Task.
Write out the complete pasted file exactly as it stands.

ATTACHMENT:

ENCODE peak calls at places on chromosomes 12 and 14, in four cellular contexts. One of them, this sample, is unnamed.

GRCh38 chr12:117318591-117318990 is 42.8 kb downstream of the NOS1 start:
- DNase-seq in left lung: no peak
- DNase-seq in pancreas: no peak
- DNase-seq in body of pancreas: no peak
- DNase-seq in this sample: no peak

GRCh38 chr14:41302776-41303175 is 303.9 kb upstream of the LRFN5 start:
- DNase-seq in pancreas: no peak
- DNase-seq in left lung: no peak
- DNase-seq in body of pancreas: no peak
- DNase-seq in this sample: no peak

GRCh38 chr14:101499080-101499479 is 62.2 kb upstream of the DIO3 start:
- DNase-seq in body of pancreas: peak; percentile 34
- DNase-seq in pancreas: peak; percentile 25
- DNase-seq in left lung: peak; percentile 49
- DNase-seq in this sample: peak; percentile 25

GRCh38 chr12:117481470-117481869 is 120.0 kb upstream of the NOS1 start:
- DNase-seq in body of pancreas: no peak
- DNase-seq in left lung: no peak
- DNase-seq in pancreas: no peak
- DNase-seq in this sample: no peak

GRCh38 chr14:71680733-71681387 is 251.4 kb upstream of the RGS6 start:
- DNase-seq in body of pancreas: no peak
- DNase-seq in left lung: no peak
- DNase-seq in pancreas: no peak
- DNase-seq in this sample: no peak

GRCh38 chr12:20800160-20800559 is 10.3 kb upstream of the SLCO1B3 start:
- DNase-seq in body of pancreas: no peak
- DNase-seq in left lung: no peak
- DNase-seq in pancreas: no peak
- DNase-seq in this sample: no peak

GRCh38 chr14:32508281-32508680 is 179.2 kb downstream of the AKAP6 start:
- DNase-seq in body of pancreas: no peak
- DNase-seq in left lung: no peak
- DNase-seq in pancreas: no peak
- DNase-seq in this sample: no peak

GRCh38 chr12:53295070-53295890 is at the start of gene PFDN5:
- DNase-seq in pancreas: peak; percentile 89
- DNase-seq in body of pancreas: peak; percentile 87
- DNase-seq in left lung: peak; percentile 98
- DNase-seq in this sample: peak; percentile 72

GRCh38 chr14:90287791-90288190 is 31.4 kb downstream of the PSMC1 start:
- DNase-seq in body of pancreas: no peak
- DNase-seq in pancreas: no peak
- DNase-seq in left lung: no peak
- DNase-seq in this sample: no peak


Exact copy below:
ENCODE peak calls at places on chromosomes 12 and 14, in four cellular contexts. One of them, this sample, is unnamed.

GRCh38 chr12:117318591-117318990 is 42.8 kb downstream of the NOS1 start:
- DNase-seq in left lung: no peak
- DNase-seq in pancreas: no peak
- DNase-seq in body of pancreas: no peak
- DNase-seq in this sample: no peak

GRCh38 chr14:41302776-41303175 is 303.9 kb upstream of the LRFN5 start:
- DNase-seq in pancreas: no peak
- DNase-seq in left lung: no peak
- DNase-seq in body of pancreas: no peak
- DNase-seq in this sample: no peak

GRCh38 chr14:101499080-101499479 is 62.2 kb upstream of the DIO3 start:
- DNase-seq in body of pancreas: peak; percentile 34
- DNase-seq in pancreas: peak; percentile 25
- DNase-seq in left lung: peak; percentile 49
- DNase-seq in this sample: peak; percentile 25

GRCh38 chr12:117481470-117481869 is 120.0 kb upstream of the NOS1 start:
- DNase-seq in body of pancreas: no peak
- DNase-seq in left lung: no peak
- DNase-seq in pancreas: no peak
- DNase-seq in this sample: no peak

GRCh38 chr14:71680733-71681387 is 251.4 kb upstream of the RGS6 start:
- DNase-seq in body of pancreas: no peak
- DNase-seq in left lung: no peak
- DNase-seq in pancreas: no peak
- DNase-seq in this sample: no peak

GRCh38 chr12:20800160-20800559 is 10.3 kb upstream of the SLCO1B3 start:
- DNase-seq in body of pancreas: no peak
- DNase-seq in left lung: no peak
- DNase-seq in pancreas: no peak
- DNase-seq in this sample: no peak

GRCh38 chr14:32508281-32508680 is 179.2 kb downstream of the AKAP6 start:
- DNase-seq in body of pancreas: no peak
- DNase-seq in left lung: no peak
- DNase-seq in pancreas: no peak
- DNase-seq in this sample: no peak

GRCh38 chr12:53295070-53295890 is at the start of gene PFDN5:
- DNase-seq in pancreas: peak; percentile 89
- DNase-seq in body of pancreas: peak; percentile 87
- DNase-seq in left lung: peak; percentile 98
- DNase-seq in this sample: peak; percentile 72

GRCh38 chr14:90287791-90288190 is 31.4 kb downstream of the PSMC1 start:
- DNase-seq in body of pancreas: no peak
- DNase-seq in pancreas: no peak
- DNase-seq in left lung: no peak
- DNase-seq in this sample: no peak